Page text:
This sent shivers along my scalp. How many of us have slept in our company conference room (or in Google's case, massage room)? Many a time have I lauded the haven of the massage room: firm table to sleep on, blankets, aromatherapy candles. I consider it safer to sleep at work than in my own house, due to the cardkey-locked doors, security cameras, and of course the guards.

The security guard was only seventeen years old when he committed the crime.






Newspaper: Allegedly when the event happened, you hesitated outside the conference room door for a long time. Why?

Han: Making up my mind whether to go in or not.

Newspaper: In the end, how did you decide to do it?

Han: Not clear. At the time, I completely lost control over myself.

Newspaper: The court verdict says you attempted to take advantage, and after meeting resistance, killed the victim. Do you feel this is accurate?

Han: It's accurate.

Newspaper: Have you ever had a girlfriend?

Han: I've had one.

Newspaper: You split up after the event happened? Or you're still together?

Han: (a period of silence) I don't want to answer.

Full article in Mandarin.

Saturday, December 23, 2006

tormenting Tom with hot dog

Ever since my brother Tom watched me eat a spotted puppy in 2004, he warns me sometimes, "Don't eat any dogs at dinner tonight!"

His worry became exacerbated tenfold this week. We're in Beijing, the land of plentiful dog meat. I'm working from the Google Beijing office, and my family is here doing their own thing. Next week we'll travel together around China.

Thursday, I went to a goodbye dinner for Sha-mayn, who's flying to Singapore for Christmas. I invited Tom but he was unreachable, wandering through bakeries and DVD shops.

Walking into the restaurant, this banner greeted us:

"Dog meat boils three times, even goddesses can't sit still." The second line: "Country-style dog meat, with skin still on. Will give you infinite remembrance of the taste."

And here it is! A bubbling pot of dog meat.

I took a three-photo sequence in order to show Tom when I got back to the hotel. Pre-eating:

During eating:

Post-eating. Note the plate of bones from dear Fluffy. Or was it Rover?

With my dining companions. Six Google engineers, a recruiter, and a wife.

Thursday, December 21, 2006

as long as the punches are symmetrical

At sushi lunch to bid farewell to our intern.

Ryan: "Are there any major celebrities these days? Seems like they're dwindling."

Me: "Paris Hilton. According to Google Zeitgeist, she's the most newsworthy celebrity."

Ryan: "As a man, I don't even find Paris Hilton attractive. She looks like someone punched her in the face."

Ike: "I don't think that's what guys mean when they say, 'I'd hit that.'"

Tuesday, December 19, 2006

hot korean starcraft players, and unadulterated madness

Yesterday my brother showed me footage from a Street Fighter championship game with a passionate audience response. I watched it seven times in a row.

It's the third round of the championship, tied 1:1, best two out of three. Hundreds crammed into the room to watch the young player Daigo face off against an unnamed opponent.

In "Street Fighter", when your opponent attacks, you have one frame (1 / 30th of a second) to block him. During that split second, if you swivel your joystick a half-circle, your character defends the attack. The game writes "Tech bonus" onto the screen.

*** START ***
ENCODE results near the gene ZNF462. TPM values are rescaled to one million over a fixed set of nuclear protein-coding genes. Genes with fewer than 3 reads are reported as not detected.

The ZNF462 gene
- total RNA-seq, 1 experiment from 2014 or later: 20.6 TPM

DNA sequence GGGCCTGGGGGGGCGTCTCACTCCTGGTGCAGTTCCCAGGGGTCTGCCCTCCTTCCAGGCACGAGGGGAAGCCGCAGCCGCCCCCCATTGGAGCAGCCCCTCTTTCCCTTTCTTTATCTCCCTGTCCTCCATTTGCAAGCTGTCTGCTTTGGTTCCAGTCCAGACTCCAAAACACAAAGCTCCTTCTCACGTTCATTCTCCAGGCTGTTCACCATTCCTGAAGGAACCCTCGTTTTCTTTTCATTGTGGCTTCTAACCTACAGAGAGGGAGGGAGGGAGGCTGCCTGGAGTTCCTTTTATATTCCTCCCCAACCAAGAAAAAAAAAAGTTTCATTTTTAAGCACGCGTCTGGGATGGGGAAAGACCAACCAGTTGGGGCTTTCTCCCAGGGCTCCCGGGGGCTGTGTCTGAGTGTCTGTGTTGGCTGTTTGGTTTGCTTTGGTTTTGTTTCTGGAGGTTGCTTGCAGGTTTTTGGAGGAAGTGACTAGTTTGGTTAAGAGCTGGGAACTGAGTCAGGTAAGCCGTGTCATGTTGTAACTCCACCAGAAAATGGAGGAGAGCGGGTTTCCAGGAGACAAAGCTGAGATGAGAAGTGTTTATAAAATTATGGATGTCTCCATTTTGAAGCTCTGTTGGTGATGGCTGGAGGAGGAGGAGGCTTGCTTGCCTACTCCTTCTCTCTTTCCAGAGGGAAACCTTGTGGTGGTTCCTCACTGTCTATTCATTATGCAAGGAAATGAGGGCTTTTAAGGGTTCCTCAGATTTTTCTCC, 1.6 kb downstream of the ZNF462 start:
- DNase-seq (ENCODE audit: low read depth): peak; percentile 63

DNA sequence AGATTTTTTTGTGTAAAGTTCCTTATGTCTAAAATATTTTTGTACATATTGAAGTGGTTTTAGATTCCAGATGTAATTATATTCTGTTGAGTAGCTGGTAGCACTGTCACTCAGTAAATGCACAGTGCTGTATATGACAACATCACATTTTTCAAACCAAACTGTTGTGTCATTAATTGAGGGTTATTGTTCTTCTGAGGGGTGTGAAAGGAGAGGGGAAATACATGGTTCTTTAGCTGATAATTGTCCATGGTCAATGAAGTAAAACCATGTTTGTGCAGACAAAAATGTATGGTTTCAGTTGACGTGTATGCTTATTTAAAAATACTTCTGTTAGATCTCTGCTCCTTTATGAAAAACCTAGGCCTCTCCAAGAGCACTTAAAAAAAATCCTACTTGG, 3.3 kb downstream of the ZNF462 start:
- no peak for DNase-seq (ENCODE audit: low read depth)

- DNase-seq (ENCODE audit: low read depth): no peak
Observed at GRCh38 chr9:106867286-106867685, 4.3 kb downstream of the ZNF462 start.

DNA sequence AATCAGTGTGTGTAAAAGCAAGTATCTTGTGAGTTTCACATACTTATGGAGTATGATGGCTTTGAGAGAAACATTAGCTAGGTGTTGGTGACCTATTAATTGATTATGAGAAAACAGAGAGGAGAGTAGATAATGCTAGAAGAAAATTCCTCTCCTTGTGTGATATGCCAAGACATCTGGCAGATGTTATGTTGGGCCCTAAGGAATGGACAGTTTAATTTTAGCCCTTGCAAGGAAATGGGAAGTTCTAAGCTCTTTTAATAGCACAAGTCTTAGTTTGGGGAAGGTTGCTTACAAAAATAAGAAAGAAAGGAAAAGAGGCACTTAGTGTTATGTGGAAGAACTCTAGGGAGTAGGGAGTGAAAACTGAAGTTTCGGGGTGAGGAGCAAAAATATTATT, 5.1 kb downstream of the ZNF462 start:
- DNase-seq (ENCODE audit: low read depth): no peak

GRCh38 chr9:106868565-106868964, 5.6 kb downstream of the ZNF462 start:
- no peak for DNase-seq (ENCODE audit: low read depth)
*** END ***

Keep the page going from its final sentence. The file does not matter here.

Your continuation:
Daigo plays the boxer in a white robe. In the first 25 seconds of this video, he is beaten down to zero health, where a single blow would end him. Then watch for his consecutive "tech bonus" streak, and ensuing revenge.

"It's madness! It's unadulterated madness!"


Next Tom pulled up a Korean video from a Starcraft battle. In South Korea, Starcraft competitions are shown on national TV.

What a wonderful country.

Tom showed me the popular Stacraft player YellOw. "Lots of girls like YellOw because he's rich, plays Starcraft really well, and he's hot."

He must have gone through a geek-to-hot transformation, because in the video, he looks like two different men. The teenager peering through glasses at his computer screen does not resemble the cocky youth strutting through a cheering stadium.

In the battle shown below, the handsome YellOw is head to head against the top-ranked player Boxer. They duke it out on a stage, observed by hundreds of audience members. Amongst the screaming teen girls sit many middle-aged people waving streamers.

Boxer issues a rush against Yellow in the first five minutes. The two male announcers' voices rise in fevered pitch, as Boxer's minions rage through YellOw's town. Before the sixth minute is up, YellOw writes "gg" (slang for "good game") and resigns. Both announcers scream in voices so high they hit falsetto, "GG!!! GG!!!!!"

Smoke explosions fire upward from the edge of the stage. The camera pulls back to reveal the audience cheering at top volume.

You should queue this video and then skip to minute 4:45, unless you love watching starcraft moves.

Watching people go nuts is so fun. That's why I watch basketball and soccer. Not for the sport, but for the audience.

Sunday, December 17, 2006

how to resist free food??

I have a problem. It is a problem with free food. If I see a buffet table laden with free food, I will eat that food. This is guaranteed.

It is a problem because free food often encompasses tables of donuts, cakes, brownies. It surely causes untold damage to my body to eat 4 slices of cheesecake just because they're free. But my Chinese-immigrant self cannot stand the thought that this food is going into the dumpster in two hours if no one eats it.